|Ahead of print publication
The role of CFTR p.G970D missense mutation in male infertility
Ivana Antonucci1,2, Ilaria Angilletta1,2, Federico Anaclerio1,2
1 Center for Advanced Studies and Technology (CAST), G. d'Annunzio University of Chieti-Pescara, Chieti 66100, Italy
2 Department of Psychological Health and Territory Science, School of Medicine and Health Sciences, G. d'Annunzio University of Chieti-Pescara, Chieti 66100, Italy
|Date of Submission||03-Jun-2022|
|Date of Acceptance||21-Jun-2022|
|Date of Web Publication||26-Jul-2022|
Center for Advanced Studies and Technology (CAST), G. d'Annunzio University of Chieti-Pescara, Chieti 66100; Department of Psychological Health and Territory Science, School of Medicine and Health Sciences, G. d'Annunzio University of Chieti-Pescara, Chieti 66100
Source of Support: None, Conflict of Interest: None
Article in PDF
Over the years, accumulating evidence has confirmed the crucial role of cystic fibrosis transmembrane conductance regulator (CFTR) mutations in male infertility caused by congenital bilateral absence of the vas deferens (CBAVD), the most common cause of obstructive azoospermia (OA)., The distribution and frequency of CFTR mutations in CBAVD patients vary considerably across countries and ethnic groups, and this suggests the need to develop regional variant panels to significantly improve diagnosis and management of infertile males. Anyway, it is surprising that alterations in the CFTR gene may also influence spermatogenesis and sperm quality, suggesting the crucial role of a correct genotype–phenotype correlation in CFTR-related disorders (CFTR-RD). Based on this evidence, genetic counseling is particularly important to estimate the risks of having an affected child with chronic or severe diseases and to discuss the impact of novel CFTR variants on reproductive health.
In the recent issue of Asian Journal of Andrology, Hou et al. investigated the relationship between loss-of-function CFTR p.G970D missense variant and male infertility. First, the authors identified the presence of the homozygous p.G970D variant in a patient with CBAVD and nonobstructive azoospermia (NOA). Several studies have reported an increased frequency of the CFTR mutation in NOA and severe oligozoospermia. There are some concrete evidence to support the hypothesis that CFTR proteins can affect spermatogenic function and sperm quality. The impairment in CFTR protein quantity or quality varies widely based on genetic mutation class and type. However, further investigation is needed to confirm this aspect. Second, the authors conducted a retrospective analysis of Chinese patients with CBAVD and showed that p.G970D is a common pathogenic variant in infertile male patients. Taken together, these findings provide evidence that ethnicity/geography affects the frequency and spectrum of CFTR mutations in CBAVD patients. In this context, a population-specific panel should be designed to provide precise molecular diagnosis to couples before undergoing assisted reproductive technologies (ART). To this regard, the identification of novel CFTR variants in these couples has important implications for genetic counseling. In fact, the estimate of the risk of having children with CFTR mutations is crucial for the reproductive choice of future parents. The data are interesting regarding functional genomics studies to verify the effects of CFTR p.G970D mutations on spermatogenesis. In particular, the authors have generated CFTR p.G970D-mutated cell models using the clustered regularly interspaced short palindromic repeats/CRISPR-associated protein 9 (CRISPR/Cas9) technology. In vitro data obtained are interesting, and p.G970D mutation may affect the proliferation of spermatocytes and Sertoli cells. In addition, this novel variant might influence CFTR expression and alter CFTR RNA splicing in spermatocytes. These important results demonstrate for the first time that CFTR p.G970D mutation is associated with disrupted spermatogenesis, especially during the early stage. From a practical clinical point of view, these data suggest usefulness of extending CFTR testing to other categories of infertile men, in particular patients with severe oligozoospermia or with reduced ejaculate volume. Although the role of this mutation in azoospermia requires confirmation in a larger patient cohort, it would be appropriate to include this variant in the routine CFTR screening not only in Chinese men with CBAVD but also in populations outside of China. In this scenario, molecular diagnostic based on sequencing of the entire CFTR gene followed by MPLA analysis could be considered for genetic analysis in Chinese patients. Finally, the authors highlighted some limitations in their article: (i) the insufficient sample size; and (ii) more evidence needed to clarify the function of p.G970D variant. In view of these considerations, further studies should be conducted to confirm these interesting data in the future.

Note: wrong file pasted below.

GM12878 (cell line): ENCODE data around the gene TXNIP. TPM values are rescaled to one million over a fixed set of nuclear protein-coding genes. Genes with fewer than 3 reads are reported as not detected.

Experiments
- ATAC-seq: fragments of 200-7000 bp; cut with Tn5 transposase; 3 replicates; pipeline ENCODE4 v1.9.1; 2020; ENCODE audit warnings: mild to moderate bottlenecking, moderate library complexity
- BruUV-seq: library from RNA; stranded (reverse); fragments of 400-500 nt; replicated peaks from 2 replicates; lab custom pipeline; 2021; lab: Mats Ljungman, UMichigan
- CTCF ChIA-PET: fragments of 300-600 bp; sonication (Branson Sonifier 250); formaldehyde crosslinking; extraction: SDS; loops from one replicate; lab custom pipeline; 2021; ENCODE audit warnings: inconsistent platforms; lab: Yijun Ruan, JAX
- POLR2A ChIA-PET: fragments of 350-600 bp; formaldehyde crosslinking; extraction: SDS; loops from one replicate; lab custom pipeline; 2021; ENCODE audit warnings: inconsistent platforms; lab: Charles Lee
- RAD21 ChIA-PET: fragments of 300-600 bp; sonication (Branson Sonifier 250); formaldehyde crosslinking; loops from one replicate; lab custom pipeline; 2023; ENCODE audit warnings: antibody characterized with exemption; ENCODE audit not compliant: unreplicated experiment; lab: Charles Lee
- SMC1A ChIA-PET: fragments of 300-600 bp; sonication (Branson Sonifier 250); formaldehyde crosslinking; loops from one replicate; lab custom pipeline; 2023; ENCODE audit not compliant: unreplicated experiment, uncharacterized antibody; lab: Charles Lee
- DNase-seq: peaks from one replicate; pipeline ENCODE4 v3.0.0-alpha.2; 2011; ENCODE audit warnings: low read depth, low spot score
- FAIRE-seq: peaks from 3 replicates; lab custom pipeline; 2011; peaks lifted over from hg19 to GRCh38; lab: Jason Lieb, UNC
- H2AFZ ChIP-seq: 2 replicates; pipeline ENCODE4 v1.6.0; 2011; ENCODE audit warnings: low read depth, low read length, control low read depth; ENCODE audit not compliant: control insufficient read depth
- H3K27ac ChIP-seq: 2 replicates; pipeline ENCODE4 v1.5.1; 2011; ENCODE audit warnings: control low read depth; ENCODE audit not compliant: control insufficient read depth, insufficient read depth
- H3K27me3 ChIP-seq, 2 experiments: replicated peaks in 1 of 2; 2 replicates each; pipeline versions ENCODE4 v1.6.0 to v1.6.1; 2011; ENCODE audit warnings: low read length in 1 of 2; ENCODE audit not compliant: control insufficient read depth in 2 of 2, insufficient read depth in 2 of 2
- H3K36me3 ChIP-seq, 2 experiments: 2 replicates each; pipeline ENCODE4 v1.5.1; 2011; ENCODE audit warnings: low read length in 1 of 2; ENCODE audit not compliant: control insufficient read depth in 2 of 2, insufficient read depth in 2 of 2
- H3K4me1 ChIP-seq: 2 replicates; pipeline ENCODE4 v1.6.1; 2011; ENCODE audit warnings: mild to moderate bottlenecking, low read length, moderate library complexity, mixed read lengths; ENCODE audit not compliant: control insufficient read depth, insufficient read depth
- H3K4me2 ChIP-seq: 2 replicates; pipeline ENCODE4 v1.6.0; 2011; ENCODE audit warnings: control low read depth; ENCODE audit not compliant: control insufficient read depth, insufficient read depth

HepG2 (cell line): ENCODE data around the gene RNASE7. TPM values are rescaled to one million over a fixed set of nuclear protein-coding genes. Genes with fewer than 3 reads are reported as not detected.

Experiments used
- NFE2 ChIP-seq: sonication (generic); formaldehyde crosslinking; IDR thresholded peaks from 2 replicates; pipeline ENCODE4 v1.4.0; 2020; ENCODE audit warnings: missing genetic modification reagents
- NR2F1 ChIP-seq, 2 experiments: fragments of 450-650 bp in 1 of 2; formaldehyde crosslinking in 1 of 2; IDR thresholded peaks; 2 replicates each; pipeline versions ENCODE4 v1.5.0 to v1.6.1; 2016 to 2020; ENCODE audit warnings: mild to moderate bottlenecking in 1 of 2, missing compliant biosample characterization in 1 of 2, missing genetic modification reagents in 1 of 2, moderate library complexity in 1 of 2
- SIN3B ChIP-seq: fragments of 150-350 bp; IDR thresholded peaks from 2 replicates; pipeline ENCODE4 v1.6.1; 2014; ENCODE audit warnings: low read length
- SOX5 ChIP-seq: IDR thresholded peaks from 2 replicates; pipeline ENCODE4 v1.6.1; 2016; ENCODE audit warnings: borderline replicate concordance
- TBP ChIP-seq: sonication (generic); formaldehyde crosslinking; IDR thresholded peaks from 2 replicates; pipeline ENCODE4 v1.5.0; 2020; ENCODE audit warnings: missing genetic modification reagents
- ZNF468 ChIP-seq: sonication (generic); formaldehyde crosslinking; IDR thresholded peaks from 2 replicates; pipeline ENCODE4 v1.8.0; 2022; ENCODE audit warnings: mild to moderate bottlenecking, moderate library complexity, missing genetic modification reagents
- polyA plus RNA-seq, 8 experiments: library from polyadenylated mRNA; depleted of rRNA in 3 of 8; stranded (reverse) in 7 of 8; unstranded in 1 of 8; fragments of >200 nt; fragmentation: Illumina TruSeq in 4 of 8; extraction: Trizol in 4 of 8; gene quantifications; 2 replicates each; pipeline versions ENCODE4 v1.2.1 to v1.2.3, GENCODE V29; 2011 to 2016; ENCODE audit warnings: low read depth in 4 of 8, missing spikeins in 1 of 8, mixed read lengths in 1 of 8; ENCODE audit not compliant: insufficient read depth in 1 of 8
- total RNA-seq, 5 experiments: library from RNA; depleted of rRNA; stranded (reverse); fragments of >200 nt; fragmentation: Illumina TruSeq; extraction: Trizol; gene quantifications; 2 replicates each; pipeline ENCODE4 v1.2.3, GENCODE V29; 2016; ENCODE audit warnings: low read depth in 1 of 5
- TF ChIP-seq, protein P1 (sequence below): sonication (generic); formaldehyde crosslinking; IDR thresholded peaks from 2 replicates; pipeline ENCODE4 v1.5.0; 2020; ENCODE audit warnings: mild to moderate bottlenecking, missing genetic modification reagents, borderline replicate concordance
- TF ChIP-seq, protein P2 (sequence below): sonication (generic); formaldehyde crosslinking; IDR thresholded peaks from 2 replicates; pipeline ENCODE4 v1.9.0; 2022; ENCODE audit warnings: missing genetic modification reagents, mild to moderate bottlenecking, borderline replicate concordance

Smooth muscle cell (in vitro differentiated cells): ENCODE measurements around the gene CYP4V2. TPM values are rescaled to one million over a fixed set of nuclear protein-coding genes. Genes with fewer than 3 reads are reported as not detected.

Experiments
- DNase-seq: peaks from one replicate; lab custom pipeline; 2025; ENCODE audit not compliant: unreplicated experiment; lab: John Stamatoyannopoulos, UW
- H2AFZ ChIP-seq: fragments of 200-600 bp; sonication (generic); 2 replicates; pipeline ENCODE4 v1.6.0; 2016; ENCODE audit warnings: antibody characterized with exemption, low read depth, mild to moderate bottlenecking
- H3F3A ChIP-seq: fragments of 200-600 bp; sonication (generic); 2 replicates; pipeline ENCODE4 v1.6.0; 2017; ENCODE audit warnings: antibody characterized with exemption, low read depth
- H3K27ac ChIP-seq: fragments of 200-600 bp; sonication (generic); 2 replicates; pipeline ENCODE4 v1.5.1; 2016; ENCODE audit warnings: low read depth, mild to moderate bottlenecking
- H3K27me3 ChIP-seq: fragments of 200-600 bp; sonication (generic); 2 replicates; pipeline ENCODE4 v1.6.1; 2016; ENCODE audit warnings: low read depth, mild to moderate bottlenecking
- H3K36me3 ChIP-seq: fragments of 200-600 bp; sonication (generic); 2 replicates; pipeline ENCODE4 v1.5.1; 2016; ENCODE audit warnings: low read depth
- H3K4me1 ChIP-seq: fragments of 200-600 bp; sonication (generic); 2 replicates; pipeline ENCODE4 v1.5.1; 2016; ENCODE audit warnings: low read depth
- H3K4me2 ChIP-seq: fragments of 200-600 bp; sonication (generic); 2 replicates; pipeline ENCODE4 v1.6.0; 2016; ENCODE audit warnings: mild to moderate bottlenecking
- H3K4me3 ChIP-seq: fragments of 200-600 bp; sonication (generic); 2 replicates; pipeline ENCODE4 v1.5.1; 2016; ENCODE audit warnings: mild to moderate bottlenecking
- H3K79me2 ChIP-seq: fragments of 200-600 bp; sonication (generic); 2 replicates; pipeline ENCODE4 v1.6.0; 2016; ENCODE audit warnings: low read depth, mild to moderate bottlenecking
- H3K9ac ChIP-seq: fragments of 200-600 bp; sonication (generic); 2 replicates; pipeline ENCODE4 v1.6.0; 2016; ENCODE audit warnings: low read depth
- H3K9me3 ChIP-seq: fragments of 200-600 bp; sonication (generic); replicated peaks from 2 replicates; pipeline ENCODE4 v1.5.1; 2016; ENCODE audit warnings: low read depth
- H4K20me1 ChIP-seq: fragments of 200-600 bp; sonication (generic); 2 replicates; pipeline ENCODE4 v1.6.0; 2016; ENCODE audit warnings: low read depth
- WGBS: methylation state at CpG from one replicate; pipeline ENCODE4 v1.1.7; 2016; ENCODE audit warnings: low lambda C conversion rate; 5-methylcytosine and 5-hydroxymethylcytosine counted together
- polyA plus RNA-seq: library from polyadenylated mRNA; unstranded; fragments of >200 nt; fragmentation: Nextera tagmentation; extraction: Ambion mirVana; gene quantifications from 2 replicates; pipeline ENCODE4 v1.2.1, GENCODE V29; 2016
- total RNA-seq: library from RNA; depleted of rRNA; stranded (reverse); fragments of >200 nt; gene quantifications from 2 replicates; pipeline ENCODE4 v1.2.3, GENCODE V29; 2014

Based on this new insight, the identification of novel pathogenic variants emphasizes the importance of regional diagnostic protocols to improve medical and genetic care of infertile men.
| Competing Interests|| |
All authors declare no competing interests.
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